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Thejoeturner
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Ian, as far as I understand, the church meeting of a Baptist Church is the governing body. If your church meeting affirms it, then you can do it - I don't think the BUGB can do anything other than remove your congregation afterwards. I don't think you have the authority to make a pastoral judgement yourself.. But I could be wrong, I'm not a baptist.
Toggle Commented Feb 13, 2012 on Comment on Civil Partnerships at andygoodliff
I'm not a Baptist, but as a non-conformist, I'd argue that 4 is the only important point above - and affirm that there are no sacraments. Indeed, that God is everywhere hence there are no special points to be gained from saying things in a special place nor in a special manner. And further that pretending that there is makes an idol out of a specific space and specific time in the week. Then I'd argue that there are actually two different issues in play: a) Accepting that society embraces more than just my views, and indeed needs to embrace even those things I find truly obnoxious. Personally, I find some aspects of Hinduism totally abhorrent, yet can see an argument for the state accepting a Hindu marriage (providing various safeguards about free will, age and so on). If nothing else, it is cheaper for everyone living in society if the majority of people live in strong lifelong relationships. b) Accepting that my religious understanding of things is different to others. In the process others might want to call me names or get offended by the rules I play by, but as long as there are safeguards to protect both you and me, we should be able to tolerate each other. According to a) even those who find Gay Marriage totally obnoxious ought to recognise the right of society to allow it (or any other surrogate name it choses). Nobody else has to like it, but it is a reality, so hard cheese. But accordingly it is also consistent to take a moral stand b) which states Gay Marriage is wrong, that the National Lottery is Evil or that Pigeons are the Harbringers of Doom or anything else in a plural society. It is not reasonable (or even sensible) for society to attempt to force religious bodies to accept norms that they don't accept just because they are general norms. Of course, that makes it very difficult for believers who do not accept the accepted theology of the group in which they find themselves. But that is hardly a new phenomena, the only choices they have are to attempt to reform the organisation from within the existing structures or to leave/split (or to sit it out quietly, hoping nobody notices). As long as Gays are free to go somewhere and practice their religion to their conscience, it makes no odds to me whether or not individual churches/sects/denominations accept them or not. I can't really see why this issue is any different to anything else.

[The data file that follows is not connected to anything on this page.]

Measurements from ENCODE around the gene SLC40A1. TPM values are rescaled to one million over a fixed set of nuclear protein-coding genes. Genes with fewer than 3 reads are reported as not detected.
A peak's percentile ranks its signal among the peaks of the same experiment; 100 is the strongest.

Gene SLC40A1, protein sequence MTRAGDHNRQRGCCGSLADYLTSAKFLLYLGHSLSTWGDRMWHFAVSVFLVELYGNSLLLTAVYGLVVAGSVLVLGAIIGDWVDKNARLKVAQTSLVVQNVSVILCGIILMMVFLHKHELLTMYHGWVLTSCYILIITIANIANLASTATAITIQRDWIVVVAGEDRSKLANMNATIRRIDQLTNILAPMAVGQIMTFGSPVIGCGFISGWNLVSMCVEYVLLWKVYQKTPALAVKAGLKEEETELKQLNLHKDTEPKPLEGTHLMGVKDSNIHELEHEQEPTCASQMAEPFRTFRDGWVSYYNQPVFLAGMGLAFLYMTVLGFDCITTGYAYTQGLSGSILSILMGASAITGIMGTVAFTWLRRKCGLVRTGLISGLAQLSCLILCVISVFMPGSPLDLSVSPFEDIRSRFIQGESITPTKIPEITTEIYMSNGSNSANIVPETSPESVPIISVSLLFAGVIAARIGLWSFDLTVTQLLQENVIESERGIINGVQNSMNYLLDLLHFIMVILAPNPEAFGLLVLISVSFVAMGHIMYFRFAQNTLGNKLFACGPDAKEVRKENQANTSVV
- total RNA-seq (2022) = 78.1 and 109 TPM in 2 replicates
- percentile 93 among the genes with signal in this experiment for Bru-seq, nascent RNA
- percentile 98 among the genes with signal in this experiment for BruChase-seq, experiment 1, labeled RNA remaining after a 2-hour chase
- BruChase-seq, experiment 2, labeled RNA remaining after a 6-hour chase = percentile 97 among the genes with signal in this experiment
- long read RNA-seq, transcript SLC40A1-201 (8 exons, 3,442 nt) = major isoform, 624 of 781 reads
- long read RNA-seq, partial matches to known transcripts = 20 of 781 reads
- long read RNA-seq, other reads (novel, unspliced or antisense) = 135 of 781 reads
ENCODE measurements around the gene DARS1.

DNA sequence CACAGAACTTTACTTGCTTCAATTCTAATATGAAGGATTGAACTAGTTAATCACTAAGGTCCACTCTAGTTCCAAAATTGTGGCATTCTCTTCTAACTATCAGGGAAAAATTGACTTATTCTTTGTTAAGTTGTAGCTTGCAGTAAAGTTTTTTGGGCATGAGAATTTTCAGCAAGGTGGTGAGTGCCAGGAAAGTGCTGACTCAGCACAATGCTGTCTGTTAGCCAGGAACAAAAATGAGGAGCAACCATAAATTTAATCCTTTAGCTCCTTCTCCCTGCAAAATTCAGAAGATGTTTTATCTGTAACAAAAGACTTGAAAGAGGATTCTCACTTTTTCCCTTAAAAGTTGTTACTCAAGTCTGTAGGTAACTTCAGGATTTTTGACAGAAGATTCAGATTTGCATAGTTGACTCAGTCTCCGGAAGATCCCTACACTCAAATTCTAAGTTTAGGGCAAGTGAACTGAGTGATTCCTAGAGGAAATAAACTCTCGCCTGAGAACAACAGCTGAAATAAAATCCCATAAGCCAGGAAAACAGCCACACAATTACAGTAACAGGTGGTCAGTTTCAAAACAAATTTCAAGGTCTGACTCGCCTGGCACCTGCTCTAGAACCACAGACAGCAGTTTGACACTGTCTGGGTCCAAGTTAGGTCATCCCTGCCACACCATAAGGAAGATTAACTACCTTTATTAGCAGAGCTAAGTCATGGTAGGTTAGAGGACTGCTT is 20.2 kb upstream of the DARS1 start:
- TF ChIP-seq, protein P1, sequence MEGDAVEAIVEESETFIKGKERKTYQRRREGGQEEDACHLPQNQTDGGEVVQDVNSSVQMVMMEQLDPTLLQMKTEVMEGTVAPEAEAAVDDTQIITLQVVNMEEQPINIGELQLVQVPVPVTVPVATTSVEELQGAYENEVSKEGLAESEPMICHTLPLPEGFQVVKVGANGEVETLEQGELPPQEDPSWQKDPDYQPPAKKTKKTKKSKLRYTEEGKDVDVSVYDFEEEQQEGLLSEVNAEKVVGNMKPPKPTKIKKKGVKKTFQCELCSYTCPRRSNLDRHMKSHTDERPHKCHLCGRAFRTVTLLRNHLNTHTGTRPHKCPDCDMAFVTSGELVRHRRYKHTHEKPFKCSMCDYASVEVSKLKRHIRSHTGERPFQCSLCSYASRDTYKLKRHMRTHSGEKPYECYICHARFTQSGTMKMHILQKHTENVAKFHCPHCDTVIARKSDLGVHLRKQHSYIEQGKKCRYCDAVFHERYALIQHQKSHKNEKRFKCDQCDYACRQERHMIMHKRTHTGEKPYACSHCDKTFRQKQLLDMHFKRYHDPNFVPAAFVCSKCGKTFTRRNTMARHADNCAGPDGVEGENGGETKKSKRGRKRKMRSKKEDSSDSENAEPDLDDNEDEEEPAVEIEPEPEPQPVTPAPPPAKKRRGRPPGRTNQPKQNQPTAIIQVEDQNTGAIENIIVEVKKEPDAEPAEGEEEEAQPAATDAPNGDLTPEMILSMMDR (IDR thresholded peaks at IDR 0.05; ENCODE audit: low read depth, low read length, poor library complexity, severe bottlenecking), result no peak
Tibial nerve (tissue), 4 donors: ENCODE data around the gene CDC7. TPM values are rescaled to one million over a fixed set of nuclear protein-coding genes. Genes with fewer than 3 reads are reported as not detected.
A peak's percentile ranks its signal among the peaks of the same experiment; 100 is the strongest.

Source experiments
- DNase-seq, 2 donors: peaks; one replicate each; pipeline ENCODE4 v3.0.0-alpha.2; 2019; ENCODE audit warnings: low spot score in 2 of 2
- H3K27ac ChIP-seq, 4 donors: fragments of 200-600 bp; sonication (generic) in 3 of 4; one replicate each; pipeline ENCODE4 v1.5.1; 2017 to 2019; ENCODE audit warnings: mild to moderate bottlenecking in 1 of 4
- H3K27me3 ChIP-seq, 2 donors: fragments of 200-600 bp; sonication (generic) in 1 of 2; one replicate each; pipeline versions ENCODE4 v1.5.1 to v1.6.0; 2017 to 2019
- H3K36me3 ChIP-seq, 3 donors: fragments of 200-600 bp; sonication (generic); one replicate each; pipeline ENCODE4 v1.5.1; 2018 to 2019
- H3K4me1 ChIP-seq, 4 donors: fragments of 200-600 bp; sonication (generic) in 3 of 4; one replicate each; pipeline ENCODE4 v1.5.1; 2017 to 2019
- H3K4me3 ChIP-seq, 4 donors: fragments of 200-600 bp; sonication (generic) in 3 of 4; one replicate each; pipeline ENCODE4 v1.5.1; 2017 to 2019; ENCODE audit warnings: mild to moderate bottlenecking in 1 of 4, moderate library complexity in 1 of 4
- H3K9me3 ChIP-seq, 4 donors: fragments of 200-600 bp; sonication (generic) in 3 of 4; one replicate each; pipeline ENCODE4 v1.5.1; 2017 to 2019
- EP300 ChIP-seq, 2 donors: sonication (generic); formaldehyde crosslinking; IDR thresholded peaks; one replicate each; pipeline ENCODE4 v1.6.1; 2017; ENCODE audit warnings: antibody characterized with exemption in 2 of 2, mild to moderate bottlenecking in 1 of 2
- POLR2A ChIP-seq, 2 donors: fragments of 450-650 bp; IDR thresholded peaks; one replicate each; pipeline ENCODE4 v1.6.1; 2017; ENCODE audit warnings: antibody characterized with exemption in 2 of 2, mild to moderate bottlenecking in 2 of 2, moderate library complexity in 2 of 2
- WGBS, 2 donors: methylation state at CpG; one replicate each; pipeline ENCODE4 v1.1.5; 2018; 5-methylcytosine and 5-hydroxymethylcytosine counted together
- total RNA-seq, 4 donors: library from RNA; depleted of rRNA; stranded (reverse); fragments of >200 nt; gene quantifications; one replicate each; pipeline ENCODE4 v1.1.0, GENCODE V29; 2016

Toggle Commented Feb 11, 2012 on Comment on Civil Partnerships at andygoodliff
Nicely done. Btw, you might be interested in some of the graphs and statistics in this report regarding the government and private donations by country. Having a hard time deciding if they're anything other than totally made up.
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Nov 22, 2011